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20131040ez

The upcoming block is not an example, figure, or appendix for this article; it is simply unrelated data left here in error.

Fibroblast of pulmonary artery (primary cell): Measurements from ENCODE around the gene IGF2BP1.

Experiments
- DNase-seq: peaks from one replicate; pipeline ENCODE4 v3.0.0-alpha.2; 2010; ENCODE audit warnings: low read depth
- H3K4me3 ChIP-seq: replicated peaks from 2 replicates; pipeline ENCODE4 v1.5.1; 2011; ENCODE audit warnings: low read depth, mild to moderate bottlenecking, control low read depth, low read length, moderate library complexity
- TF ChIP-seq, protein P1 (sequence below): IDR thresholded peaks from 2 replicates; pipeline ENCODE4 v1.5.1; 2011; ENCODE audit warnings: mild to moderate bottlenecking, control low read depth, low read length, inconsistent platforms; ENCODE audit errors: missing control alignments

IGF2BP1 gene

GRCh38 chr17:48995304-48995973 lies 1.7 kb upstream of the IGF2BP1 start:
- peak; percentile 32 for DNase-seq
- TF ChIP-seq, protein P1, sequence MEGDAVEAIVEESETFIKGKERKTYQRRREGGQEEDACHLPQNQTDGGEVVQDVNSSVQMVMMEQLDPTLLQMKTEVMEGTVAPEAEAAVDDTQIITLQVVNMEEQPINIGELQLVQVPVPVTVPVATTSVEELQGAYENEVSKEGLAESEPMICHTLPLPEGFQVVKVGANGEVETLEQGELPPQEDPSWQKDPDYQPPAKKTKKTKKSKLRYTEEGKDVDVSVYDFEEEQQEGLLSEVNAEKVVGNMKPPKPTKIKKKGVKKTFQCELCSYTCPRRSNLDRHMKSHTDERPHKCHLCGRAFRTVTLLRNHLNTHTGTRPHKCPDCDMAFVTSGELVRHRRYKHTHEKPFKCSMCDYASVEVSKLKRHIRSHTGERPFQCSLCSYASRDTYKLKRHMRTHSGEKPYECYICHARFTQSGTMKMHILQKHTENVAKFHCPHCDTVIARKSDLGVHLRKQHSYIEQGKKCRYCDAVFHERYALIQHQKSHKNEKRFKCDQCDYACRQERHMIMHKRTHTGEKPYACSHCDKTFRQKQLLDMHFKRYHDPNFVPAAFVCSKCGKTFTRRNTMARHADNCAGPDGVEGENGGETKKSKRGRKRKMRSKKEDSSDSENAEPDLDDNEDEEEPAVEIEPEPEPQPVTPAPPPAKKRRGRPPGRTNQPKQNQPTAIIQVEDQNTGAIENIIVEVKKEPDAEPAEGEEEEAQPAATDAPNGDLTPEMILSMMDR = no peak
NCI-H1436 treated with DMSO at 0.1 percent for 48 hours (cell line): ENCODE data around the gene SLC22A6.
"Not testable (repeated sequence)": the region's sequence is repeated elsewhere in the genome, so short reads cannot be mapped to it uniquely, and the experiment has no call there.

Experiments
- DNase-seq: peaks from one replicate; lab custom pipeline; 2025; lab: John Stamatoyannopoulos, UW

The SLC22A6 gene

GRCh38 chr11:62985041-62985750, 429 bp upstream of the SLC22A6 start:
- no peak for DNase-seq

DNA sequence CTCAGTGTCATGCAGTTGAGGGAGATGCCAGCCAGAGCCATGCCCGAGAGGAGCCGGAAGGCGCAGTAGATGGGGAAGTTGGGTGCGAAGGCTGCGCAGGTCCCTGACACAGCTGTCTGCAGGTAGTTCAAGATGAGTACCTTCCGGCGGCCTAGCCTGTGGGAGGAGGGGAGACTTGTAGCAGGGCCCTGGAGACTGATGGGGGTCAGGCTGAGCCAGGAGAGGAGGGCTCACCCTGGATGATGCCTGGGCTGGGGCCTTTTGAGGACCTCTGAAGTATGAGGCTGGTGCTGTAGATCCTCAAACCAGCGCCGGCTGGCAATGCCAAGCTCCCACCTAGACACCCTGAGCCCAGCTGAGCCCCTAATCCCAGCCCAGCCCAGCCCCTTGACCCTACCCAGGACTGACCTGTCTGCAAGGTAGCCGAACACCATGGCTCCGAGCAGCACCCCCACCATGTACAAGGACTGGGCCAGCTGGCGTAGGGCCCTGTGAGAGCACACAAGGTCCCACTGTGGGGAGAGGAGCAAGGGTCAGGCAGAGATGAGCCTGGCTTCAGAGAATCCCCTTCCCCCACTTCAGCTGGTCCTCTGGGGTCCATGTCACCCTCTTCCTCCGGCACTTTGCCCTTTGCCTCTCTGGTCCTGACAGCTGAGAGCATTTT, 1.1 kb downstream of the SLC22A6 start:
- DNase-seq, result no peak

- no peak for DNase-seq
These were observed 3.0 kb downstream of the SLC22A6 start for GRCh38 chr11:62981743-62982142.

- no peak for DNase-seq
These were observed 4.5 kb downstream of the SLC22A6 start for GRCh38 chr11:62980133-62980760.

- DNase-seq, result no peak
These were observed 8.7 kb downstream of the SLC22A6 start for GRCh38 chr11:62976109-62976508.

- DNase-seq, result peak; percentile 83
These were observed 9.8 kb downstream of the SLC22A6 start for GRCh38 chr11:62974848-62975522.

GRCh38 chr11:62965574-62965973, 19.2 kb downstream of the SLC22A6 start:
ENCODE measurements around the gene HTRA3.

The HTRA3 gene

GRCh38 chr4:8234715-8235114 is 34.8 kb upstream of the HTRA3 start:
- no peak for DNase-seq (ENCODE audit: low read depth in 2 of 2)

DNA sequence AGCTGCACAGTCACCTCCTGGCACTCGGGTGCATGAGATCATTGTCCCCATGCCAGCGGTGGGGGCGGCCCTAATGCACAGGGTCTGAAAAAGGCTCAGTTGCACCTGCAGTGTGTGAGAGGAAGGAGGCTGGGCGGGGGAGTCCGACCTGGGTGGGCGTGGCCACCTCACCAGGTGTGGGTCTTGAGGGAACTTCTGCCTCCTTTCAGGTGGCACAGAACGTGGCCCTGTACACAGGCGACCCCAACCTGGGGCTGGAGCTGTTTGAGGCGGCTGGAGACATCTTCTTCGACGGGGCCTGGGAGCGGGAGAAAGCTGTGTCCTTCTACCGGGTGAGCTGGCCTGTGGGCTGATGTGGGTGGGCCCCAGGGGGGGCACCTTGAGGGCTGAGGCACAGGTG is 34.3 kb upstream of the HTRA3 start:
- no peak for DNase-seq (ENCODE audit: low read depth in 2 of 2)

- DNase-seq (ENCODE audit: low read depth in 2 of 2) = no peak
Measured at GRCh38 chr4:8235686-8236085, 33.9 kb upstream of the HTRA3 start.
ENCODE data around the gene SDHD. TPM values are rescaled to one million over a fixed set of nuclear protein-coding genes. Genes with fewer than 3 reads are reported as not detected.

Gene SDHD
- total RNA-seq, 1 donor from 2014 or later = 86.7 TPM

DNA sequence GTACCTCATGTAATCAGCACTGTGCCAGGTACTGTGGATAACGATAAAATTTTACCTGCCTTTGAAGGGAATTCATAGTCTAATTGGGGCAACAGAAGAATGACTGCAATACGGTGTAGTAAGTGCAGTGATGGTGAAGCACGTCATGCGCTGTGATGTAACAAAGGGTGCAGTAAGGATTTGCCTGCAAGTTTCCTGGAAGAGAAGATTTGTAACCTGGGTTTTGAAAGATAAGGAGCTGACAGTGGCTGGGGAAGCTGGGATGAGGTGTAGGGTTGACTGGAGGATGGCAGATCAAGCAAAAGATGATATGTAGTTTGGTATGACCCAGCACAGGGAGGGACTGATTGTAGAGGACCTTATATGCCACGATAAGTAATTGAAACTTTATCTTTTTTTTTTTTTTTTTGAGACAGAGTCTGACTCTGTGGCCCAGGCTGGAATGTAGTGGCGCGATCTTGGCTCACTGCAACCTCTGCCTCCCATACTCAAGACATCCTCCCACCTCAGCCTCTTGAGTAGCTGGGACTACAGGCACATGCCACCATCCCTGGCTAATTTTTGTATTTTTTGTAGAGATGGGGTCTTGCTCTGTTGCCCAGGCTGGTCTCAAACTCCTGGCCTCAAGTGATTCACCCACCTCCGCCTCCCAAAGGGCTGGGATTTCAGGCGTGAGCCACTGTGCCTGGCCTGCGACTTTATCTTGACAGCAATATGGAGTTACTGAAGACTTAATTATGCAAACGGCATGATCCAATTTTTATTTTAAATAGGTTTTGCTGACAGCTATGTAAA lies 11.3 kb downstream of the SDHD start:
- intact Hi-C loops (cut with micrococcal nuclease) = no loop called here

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20131040ez